For some SNREds, New Orleans is a place not to get lost, but to find a way to make a difference

Originally published: 
Monday, January 23, 2017, 3 pm

By Chase Stone MS '17

“The Mississippi was the first American superhighway, Huckleberry Finn the first American road novel. The wealth of the farms and forests, the factories and mills, everything west of the Alleghenies – all of it floated down the river. New Orleans was the city at the end of the run…the entire area was a tangle: reefs, storms, sea surges, tides, roots, alligators, catfish, and turtles as old as the world. Turn around twice and you’re lost forever.”-Rich Cohen, Pirate City

For some SNREds, New Orleans is a place not to get lost, but to find a way to make a difference.         

Last fall, Richa Yadav and I – along with seven other first-year SNRE and Michigan graduate students – set out to organize a week-long volunteer mission for our upcoming Spring Break. We wanted to apply what we’d learned in the Dana Building to a community-based, hands-on project. We also wanted to explore a city with a unique culture and history that we could bring back to Ann Arbor. With thousands of miles between us and our prospective destination, the challenge was where to go. Where could we have the greatest impact?

With some research, we identified a critical need in New Orleans for people with our skills and training. To our disbelief, even ten years after Hurricanes Katrina and Rita struck, there are still countless homeowners displaced. Living in exile or in a trailer, they have not yet regained safety and independence after the levees breached in 2005. Unfortunately, as SNRE’s environmental justice program would predict, the populations most affected by this displacement are the city’s urban poor.

We had found our calling. This direct need, combined with the fact there are numerous post-Katrina opportunities for SNRE students interested in natural resource management and disaster-related work, set us in motion. We were going to New Orleans.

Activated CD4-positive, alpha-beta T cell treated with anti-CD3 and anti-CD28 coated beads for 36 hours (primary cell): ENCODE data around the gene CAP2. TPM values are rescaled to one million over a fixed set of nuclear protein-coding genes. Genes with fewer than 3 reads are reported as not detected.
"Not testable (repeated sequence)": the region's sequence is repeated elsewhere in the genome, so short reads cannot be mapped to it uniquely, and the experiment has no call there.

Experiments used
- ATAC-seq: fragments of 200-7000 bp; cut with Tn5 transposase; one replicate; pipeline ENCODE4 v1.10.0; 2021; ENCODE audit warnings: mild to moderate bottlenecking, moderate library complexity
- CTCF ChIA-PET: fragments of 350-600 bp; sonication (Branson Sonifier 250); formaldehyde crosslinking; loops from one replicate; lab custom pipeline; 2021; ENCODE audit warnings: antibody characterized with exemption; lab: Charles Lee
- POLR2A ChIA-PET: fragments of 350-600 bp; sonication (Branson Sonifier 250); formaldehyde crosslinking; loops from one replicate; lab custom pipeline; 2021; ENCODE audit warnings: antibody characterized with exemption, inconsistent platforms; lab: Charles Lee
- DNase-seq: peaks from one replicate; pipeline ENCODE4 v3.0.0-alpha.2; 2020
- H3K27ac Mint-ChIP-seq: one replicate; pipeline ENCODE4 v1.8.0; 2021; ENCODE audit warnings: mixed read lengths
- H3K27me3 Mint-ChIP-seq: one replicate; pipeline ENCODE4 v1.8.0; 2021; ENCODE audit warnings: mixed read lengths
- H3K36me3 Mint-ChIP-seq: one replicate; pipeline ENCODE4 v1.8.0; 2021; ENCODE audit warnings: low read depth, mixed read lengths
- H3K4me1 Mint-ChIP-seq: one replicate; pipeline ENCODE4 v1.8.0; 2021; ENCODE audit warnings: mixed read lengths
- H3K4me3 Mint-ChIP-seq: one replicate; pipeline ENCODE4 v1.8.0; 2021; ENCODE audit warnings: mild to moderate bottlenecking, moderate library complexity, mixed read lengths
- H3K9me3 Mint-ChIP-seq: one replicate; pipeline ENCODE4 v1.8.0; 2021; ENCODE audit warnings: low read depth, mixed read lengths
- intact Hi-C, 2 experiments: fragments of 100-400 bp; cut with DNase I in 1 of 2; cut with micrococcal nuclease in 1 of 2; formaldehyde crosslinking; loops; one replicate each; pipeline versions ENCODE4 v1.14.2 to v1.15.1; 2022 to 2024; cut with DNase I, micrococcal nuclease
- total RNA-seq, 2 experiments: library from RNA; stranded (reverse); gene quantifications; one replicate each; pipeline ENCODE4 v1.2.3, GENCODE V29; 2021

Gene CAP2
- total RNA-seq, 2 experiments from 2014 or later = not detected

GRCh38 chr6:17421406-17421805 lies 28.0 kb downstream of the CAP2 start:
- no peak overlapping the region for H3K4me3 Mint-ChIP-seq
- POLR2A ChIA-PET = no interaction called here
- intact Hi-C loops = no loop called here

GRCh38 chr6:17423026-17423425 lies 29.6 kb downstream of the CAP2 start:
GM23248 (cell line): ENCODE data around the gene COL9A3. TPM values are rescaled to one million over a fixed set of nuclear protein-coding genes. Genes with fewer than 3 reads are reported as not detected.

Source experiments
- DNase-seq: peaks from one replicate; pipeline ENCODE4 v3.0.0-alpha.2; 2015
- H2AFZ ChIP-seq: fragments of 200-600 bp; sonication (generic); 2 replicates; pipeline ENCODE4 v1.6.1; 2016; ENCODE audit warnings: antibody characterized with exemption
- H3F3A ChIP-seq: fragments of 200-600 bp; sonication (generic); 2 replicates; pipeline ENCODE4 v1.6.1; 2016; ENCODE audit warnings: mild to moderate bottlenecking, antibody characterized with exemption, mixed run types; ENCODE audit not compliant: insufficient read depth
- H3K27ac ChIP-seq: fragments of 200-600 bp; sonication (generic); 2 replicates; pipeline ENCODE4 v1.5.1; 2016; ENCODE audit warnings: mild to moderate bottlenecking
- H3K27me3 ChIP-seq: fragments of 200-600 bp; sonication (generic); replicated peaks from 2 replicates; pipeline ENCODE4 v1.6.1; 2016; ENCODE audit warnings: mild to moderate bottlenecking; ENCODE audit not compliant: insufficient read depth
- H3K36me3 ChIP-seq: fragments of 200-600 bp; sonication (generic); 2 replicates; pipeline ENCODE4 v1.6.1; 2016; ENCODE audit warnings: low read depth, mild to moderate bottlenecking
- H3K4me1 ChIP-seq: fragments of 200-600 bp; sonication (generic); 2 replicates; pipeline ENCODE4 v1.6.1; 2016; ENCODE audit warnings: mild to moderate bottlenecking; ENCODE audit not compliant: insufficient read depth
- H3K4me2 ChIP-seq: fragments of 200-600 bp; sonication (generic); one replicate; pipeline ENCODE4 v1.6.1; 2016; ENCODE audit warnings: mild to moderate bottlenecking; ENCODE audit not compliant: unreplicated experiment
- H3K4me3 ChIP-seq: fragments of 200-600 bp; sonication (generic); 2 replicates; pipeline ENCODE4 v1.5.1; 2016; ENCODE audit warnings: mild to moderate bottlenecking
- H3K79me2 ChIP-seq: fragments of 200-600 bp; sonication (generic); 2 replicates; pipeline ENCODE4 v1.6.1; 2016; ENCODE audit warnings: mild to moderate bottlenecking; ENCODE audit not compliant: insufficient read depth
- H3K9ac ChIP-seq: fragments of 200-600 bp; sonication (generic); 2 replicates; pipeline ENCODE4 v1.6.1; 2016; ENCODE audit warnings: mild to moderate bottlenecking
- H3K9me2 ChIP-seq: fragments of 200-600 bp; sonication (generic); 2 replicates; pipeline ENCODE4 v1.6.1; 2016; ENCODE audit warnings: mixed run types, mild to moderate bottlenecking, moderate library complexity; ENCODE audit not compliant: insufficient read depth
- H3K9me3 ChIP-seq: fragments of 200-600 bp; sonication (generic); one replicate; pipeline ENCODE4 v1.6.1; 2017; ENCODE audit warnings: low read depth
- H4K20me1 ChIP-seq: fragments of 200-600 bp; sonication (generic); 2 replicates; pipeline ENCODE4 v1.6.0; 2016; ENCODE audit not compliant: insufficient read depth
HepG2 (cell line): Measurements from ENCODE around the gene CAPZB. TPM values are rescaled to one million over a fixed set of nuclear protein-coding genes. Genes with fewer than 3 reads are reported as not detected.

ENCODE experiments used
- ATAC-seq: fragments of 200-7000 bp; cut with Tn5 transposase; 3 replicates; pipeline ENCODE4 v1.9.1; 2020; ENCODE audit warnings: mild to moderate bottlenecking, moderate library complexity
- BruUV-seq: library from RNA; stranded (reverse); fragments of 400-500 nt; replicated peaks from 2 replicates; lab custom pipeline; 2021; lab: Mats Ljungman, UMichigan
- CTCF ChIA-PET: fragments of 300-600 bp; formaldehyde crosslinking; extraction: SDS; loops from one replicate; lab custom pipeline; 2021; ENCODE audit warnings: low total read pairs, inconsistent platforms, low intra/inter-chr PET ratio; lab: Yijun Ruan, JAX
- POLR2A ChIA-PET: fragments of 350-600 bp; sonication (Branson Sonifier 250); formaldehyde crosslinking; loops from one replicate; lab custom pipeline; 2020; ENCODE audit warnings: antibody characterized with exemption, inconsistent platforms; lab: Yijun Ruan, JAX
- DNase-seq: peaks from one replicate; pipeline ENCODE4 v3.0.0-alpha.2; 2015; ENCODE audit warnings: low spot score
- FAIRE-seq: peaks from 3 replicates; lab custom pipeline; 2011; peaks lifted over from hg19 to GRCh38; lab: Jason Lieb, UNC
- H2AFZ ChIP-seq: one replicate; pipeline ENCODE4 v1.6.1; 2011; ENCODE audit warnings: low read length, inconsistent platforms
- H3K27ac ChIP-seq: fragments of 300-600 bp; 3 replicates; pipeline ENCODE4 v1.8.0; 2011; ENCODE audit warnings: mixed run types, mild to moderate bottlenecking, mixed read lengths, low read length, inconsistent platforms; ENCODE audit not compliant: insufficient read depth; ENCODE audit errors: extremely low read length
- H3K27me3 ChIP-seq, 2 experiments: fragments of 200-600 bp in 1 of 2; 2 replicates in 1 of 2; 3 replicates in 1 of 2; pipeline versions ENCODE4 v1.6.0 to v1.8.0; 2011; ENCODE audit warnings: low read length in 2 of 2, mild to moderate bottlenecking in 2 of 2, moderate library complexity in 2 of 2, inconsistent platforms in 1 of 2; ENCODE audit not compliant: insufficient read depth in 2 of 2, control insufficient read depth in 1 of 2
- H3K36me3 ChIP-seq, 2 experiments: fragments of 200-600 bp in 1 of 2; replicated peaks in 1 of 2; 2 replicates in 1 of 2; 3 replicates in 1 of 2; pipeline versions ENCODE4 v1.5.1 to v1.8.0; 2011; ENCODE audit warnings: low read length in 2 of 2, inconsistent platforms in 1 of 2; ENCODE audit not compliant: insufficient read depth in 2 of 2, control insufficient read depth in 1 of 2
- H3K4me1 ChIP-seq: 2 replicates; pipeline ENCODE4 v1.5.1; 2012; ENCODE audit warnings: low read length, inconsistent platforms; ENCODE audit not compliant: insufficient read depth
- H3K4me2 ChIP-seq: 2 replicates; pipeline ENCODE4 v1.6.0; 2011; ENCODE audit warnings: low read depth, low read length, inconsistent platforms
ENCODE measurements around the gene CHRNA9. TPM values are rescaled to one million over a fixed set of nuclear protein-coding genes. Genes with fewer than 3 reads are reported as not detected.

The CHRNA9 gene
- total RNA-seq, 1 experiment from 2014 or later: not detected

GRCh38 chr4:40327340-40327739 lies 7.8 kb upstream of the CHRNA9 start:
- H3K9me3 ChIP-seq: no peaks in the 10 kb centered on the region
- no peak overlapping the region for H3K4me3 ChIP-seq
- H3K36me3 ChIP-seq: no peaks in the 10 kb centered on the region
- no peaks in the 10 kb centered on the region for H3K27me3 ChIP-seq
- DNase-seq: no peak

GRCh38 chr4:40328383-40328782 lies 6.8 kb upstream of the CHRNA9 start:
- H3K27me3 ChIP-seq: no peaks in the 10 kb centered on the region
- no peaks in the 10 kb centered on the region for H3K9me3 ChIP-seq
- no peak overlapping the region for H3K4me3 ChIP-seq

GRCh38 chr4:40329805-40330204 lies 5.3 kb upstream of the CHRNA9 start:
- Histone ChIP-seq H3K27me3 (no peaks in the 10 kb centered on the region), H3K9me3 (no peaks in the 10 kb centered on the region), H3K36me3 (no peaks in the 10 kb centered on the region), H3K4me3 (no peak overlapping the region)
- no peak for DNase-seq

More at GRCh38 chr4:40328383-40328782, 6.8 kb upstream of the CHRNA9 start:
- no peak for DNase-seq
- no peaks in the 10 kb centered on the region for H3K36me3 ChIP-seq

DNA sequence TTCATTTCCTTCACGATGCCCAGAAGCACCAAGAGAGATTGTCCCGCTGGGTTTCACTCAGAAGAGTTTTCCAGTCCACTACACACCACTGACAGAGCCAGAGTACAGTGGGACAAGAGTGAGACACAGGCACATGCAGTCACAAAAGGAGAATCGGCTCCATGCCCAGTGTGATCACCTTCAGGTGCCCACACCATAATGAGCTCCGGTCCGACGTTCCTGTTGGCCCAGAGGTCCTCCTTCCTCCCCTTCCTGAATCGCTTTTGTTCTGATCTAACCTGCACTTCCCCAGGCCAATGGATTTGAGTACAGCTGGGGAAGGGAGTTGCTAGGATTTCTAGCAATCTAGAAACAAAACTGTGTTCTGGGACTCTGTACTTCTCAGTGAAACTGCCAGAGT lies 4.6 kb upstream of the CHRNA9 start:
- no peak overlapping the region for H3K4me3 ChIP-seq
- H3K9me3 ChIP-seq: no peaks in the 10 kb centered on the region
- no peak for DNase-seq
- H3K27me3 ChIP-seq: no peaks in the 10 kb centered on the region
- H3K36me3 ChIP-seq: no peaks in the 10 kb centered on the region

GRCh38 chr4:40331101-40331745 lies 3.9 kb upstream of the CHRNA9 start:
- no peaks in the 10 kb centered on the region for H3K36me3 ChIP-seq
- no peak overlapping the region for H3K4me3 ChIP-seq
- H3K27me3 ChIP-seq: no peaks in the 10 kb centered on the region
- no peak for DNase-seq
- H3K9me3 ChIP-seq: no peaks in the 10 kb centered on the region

We decided to partner with Rebuilding Together New Orleans (RTNO), a non-profit organization that provides free home repairs to first-responders, veterans, the elderly, and low-income communities. RTNO has restored and revitalized more than 100,000 homes over the past 22 years and responded extensively to damage from Hurricane Katrina in low-lying areas, such as the infamous Lower 7th and 9thwards.

RTNO paired us with Charles Williams, a New Orleans local that has lived in the 7thward since 1996. In 2005, his house was severely damaged by stagnant floodwaters while the Army Corps of Engineers pumped water from the city’s streets. The water was so high that a shipping barge from the Mississippi River floated into his neighborhood! You can only imagine the damage to Mr. Williams’s home.

When Spring Break arrived in February 2016, we were ready for action. Our small-but-mighty group of nine flew to New Orleans to help Mr. Williams. Our charge was to restore his home from its significant water damage by re-siding, washing, and priming the house, scraping off years of layered lead paint.

We were assisted by Ethan, an Americorps volunteer with RTNO. Ethan had been working for months on Mr. Williams’s home restoration, as well as dozens of similar projects. He taught us to use a ladder safely in teams, then showed us where water had once risen well above our heads.

One night, we were joined for dinner in the French Quarter by SNRE alumni Damon Kirin (BS ‘93), Matt Segraves (MS ’11), and Morgan Crutcher (MS ‘11). Each spoke lovingly of the city that had welcomed them and become their home-away-from-Ann Arbor. These three SNRE alumni have brought their sustainable, ecologically friendly initiatives to New Orleans, teaching environmental law at Tulane, implementing policy to restore the coast, and working with the New Orleans Police Department.

Another SNRE alum, Drew Casey (MS ‘10), couldn’t make it to dinner, so instead he joined us volunteering! He even brought us lunch. After we ate, Drew helped us paint the eaves on Mr. Williams’s home.

Drew began his career in Washington, D.C., writing policy. He moved to New Orleans several year ago to work with the Coast Guard. Drew spoke highly of New Orleans and its ample opportunities for graduates. His environmental management work will continue to be important to New Orleans in the future, as communities along the coastline, marshes, and swamps are threatened by offshore drilling and rising tides.

Returning to Ann Arbor, we spent time reflecting on our Spring Break mission. With the help of the Class Gift Fund, we hope that our experience will inspire other groups to organize similar explorations as part of the “SNRE Cool Projects” fund in the future.